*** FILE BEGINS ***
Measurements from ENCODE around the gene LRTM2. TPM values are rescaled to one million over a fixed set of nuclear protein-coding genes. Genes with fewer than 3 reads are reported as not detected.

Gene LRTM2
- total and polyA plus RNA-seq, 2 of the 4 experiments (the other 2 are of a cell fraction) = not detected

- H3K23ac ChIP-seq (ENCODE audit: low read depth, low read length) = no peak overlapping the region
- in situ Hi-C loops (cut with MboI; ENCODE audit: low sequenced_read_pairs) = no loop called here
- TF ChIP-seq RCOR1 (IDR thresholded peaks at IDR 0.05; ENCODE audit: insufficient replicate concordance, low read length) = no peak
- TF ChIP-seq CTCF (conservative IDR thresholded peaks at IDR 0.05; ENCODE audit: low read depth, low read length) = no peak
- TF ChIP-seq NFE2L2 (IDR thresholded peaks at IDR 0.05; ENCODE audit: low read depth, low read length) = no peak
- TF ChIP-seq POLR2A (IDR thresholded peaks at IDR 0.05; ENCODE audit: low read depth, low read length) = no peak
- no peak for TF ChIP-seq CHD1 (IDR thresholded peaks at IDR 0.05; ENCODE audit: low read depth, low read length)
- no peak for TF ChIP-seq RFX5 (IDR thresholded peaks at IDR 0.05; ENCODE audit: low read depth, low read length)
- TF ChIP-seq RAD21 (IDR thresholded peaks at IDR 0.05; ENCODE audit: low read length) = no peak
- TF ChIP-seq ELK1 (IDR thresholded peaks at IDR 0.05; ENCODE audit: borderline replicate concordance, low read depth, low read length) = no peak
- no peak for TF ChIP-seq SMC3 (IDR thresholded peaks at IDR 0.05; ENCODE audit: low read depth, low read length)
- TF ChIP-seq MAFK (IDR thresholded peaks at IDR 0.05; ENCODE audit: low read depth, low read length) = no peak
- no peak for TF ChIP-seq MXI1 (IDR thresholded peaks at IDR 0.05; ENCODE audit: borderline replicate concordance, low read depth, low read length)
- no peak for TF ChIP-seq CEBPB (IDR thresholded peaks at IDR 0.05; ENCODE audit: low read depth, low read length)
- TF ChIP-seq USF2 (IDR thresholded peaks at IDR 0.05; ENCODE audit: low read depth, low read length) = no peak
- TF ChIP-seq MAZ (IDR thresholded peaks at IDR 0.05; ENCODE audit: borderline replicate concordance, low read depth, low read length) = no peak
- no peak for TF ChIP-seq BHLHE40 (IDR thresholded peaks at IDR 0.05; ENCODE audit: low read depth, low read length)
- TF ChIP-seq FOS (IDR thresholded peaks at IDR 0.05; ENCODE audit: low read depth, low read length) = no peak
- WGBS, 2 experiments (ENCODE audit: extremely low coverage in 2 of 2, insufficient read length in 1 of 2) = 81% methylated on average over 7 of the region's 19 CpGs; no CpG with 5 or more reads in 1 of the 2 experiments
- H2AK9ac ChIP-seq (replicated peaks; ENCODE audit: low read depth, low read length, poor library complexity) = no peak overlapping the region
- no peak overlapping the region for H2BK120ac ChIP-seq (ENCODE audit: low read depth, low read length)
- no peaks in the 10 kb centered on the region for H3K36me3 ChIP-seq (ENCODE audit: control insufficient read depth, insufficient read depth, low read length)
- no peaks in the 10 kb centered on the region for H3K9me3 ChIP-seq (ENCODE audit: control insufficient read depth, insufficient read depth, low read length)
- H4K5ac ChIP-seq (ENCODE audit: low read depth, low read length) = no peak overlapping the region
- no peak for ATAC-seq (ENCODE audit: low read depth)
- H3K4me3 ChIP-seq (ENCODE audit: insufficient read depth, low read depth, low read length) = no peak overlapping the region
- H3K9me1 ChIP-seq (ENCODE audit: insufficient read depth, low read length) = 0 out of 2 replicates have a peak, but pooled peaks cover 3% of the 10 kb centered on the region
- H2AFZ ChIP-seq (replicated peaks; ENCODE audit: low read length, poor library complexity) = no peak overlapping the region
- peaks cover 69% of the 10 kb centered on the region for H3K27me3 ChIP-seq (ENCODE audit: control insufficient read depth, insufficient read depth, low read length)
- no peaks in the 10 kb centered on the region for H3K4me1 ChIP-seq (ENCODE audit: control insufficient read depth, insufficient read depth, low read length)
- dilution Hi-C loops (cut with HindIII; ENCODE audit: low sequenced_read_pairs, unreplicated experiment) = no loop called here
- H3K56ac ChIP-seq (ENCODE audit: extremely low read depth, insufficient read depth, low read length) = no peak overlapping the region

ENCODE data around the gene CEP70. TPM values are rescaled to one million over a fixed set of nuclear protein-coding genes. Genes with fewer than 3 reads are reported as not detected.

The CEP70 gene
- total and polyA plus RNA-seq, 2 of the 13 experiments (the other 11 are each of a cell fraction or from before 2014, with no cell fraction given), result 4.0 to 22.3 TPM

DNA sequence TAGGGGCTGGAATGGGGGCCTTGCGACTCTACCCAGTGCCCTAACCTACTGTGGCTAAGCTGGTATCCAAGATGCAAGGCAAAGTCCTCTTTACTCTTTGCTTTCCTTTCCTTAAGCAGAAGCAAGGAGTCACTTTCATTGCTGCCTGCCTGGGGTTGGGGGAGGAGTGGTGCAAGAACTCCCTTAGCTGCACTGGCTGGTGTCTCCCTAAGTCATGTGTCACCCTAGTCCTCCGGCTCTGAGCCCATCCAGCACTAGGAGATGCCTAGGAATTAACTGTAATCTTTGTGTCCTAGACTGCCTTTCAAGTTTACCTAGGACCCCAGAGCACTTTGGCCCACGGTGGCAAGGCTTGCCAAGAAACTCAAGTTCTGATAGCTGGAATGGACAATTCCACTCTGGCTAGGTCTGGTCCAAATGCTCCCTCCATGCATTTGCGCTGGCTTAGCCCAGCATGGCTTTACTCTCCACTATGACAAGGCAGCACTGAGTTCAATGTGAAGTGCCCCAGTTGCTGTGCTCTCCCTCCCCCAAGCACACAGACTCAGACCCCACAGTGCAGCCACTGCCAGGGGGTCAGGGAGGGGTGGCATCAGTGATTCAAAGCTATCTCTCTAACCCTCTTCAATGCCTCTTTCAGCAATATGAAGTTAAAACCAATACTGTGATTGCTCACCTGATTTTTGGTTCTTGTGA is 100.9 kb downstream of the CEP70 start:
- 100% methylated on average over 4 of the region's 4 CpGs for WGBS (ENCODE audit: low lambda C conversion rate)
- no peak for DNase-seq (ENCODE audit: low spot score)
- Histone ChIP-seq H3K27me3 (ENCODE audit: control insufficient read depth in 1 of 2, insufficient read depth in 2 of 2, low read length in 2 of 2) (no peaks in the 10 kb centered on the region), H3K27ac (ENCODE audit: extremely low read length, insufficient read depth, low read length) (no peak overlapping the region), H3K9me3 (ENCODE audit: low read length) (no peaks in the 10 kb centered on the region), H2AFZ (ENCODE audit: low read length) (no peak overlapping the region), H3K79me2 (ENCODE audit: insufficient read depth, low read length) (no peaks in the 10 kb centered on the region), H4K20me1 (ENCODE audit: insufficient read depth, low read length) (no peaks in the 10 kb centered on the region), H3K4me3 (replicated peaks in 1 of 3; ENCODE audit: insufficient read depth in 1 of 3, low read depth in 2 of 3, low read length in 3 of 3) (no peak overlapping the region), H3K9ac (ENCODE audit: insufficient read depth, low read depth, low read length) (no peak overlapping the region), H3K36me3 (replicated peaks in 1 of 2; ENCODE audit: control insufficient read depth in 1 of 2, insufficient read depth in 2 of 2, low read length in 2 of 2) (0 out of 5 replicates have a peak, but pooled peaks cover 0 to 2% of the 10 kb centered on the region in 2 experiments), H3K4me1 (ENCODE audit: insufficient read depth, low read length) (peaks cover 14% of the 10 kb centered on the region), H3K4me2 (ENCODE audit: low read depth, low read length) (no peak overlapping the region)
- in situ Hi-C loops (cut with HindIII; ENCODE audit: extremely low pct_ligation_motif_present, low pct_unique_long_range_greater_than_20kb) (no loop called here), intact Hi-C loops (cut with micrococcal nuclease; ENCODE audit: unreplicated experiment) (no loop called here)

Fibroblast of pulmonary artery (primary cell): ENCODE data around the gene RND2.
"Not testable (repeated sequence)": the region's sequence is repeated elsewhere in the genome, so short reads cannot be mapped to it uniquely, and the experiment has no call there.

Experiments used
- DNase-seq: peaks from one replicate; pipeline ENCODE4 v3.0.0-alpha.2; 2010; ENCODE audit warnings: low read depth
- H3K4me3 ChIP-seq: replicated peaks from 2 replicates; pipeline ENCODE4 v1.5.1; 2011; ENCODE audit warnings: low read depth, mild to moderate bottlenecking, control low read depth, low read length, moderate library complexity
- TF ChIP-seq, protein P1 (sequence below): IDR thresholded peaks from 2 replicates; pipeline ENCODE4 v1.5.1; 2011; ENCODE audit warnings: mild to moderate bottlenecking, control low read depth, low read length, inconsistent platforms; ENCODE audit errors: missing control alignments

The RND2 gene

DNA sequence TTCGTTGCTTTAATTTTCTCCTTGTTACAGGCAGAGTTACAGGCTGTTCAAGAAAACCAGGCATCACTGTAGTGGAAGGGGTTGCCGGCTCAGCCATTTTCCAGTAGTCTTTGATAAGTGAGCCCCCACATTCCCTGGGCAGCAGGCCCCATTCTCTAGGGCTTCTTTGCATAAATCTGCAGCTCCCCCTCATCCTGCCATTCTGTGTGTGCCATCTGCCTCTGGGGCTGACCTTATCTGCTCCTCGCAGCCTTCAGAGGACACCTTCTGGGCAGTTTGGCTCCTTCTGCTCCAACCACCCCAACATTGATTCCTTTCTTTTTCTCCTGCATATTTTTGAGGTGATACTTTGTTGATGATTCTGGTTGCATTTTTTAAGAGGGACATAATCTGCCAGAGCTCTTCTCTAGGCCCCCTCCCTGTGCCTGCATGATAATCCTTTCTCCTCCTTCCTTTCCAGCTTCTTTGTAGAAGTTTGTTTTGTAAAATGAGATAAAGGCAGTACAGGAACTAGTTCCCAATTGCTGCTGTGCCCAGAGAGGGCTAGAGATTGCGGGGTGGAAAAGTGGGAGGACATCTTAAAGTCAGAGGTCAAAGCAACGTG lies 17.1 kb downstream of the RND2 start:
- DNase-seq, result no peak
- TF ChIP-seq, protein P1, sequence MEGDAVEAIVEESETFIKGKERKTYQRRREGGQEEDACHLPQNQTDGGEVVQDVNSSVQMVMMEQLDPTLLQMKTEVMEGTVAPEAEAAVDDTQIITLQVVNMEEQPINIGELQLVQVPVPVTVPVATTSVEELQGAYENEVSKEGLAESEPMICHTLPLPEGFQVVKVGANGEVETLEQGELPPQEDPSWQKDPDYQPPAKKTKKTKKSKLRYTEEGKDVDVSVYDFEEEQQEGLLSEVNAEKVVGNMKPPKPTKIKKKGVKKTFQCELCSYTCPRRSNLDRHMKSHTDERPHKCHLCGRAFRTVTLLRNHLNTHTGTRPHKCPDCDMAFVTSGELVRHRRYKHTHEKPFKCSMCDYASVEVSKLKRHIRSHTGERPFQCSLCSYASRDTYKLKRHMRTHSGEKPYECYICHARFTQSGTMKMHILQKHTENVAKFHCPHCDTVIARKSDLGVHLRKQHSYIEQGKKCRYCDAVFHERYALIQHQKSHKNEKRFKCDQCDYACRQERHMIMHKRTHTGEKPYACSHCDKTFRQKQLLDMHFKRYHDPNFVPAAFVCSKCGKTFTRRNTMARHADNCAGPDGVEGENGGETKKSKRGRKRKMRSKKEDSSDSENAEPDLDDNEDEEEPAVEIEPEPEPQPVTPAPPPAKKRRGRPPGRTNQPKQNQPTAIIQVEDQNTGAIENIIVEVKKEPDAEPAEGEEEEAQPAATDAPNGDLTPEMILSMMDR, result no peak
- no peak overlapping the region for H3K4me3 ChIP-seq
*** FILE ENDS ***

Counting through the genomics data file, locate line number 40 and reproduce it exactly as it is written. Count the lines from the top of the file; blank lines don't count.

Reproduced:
- 100% methylated on average over 4 of the region's 4 CpGs for WGBS (ENCODE audit: low lambda C conversion rate)